Nonpeptidic molecules that block the chemokine receptor, CXCR4, for treatment of proliferative disorders including inhibition of cancer metastasis.
- Modulate CXCR4 receptor activity by interfering with SDF-1 ligand binding.
- Inhibit migration of metastatic cancer cells by blocking chemokine receptor signaling.
- Show increased bioavailability and efficacy over known CXCR4 antagonists.
Most cancer deaths are attributed to metastasis, the migration of cancerous cells from primary tumor origin. Although several strategies have been developed to prevent metastasis, few viable commercial treatments are available. Current therapeutic strategies aimed at regulating adhesion of endothelial cells with antibodies or adhesion molecules have offered mixed results. Given that nearly 14 million new worldwide cancer cases will be diagnosed this year, and nearly 90% of all cancer deaths are due to metastasis, the potential market for a therapy inhibiting metastasis is massive.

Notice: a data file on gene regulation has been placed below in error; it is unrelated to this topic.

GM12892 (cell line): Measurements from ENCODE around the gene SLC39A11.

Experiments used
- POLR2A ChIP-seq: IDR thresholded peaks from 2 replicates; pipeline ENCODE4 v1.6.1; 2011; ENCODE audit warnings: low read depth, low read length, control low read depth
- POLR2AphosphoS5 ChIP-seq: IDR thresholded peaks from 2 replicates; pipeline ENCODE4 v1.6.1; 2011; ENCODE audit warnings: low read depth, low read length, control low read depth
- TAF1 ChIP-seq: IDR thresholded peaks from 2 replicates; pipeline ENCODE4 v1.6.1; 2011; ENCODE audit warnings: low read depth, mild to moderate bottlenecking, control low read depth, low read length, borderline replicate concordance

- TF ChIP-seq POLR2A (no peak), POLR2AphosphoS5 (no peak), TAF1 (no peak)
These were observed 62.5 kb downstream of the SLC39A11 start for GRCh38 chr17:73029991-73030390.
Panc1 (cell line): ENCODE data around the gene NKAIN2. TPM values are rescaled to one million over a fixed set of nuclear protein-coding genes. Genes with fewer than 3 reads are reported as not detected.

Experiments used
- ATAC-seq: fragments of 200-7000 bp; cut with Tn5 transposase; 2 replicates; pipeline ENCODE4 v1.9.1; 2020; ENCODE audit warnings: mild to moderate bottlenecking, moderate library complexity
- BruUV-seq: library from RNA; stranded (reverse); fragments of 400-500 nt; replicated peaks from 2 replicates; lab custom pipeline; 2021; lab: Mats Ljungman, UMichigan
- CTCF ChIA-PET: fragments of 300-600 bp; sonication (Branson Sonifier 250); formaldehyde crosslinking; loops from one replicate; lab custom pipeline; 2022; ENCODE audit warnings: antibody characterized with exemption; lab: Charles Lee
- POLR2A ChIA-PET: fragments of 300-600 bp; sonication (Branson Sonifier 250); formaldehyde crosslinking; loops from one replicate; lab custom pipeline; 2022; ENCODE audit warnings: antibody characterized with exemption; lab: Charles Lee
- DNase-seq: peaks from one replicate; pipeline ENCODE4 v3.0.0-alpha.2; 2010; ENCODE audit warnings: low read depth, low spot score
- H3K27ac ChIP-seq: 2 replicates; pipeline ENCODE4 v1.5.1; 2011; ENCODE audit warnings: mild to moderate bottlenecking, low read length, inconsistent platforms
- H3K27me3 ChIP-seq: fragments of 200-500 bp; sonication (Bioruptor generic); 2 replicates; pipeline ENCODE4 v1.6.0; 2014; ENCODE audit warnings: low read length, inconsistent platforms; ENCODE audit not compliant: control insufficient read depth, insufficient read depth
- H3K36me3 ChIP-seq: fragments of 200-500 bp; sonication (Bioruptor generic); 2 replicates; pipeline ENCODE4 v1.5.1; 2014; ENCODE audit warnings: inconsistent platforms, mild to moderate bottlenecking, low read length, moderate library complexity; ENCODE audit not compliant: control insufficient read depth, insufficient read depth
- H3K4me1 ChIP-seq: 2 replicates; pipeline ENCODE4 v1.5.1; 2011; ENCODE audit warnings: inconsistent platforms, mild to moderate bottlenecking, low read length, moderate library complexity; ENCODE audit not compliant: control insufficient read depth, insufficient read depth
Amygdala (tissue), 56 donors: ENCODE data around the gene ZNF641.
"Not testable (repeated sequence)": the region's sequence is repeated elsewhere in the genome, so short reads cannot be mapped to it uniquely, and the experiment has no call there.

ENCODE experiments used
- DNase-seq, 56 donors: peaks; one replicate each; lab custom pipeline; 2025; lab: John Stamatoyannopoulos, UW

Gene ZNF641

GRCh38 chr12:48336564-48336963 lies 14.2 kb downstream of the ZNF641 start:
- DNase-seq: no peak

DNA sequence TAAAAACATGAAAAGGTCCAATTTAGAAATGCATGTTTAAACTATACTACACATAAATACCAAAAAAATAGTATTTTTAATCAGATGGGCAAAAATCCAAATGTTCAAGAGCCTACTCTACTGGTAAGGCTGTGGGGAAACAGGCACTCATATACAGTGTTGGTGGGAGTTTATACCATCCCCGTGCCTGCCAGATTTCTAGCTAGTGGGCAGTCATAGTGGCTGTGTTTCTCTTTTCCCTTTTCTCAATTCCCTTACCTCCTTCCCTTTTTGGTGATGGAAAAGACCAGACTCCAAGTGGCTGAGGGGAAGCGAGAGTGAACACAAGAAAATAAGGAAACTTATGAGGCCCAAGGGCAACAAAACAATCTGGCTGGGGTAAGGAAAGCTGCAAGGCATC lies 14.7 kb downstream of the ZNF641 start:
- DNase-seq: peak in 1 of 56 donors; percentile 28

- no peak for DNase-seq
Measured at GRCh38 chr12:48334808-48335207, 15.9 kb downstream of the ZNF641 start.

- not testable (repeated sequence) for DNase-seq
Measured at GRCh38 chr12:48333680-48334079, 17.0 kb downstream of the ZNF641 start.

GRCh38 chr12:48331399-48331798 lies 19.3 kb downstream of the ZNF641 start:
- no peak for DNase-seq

CXCR4 is a chemokine receptor, a type of G-protein coupled receptor that plays important cellular roles in cytoskeletal arrangement, migration, inflammation, and differentiation. The chemokine T stromal cell derived factor 1 (SDF-1) binds specifically to CXCR4. High levels of SDF-1 have been correlated to metastatic tumor migrations and vascularization events. Blocking SDF-1 from binding to CXCR4 inhibits these events and reduces metastatic incidence. Most CXCR4 antagonists are peptides with problems in absorption, distribution, metabolism, excretion, or toxicity. To overcome the complications due to these peptides, Emory researchers have developed nonpeptidic compounds capable of inhibiting CXCR4 receptor signaling thereby interfering with pathogenic downstream signaling pathways. This strategy offers novel therapeutic potential for preventing proliferative diseases, specifically metastatic cancer.
Compounds have been studied in cellular and mouse models.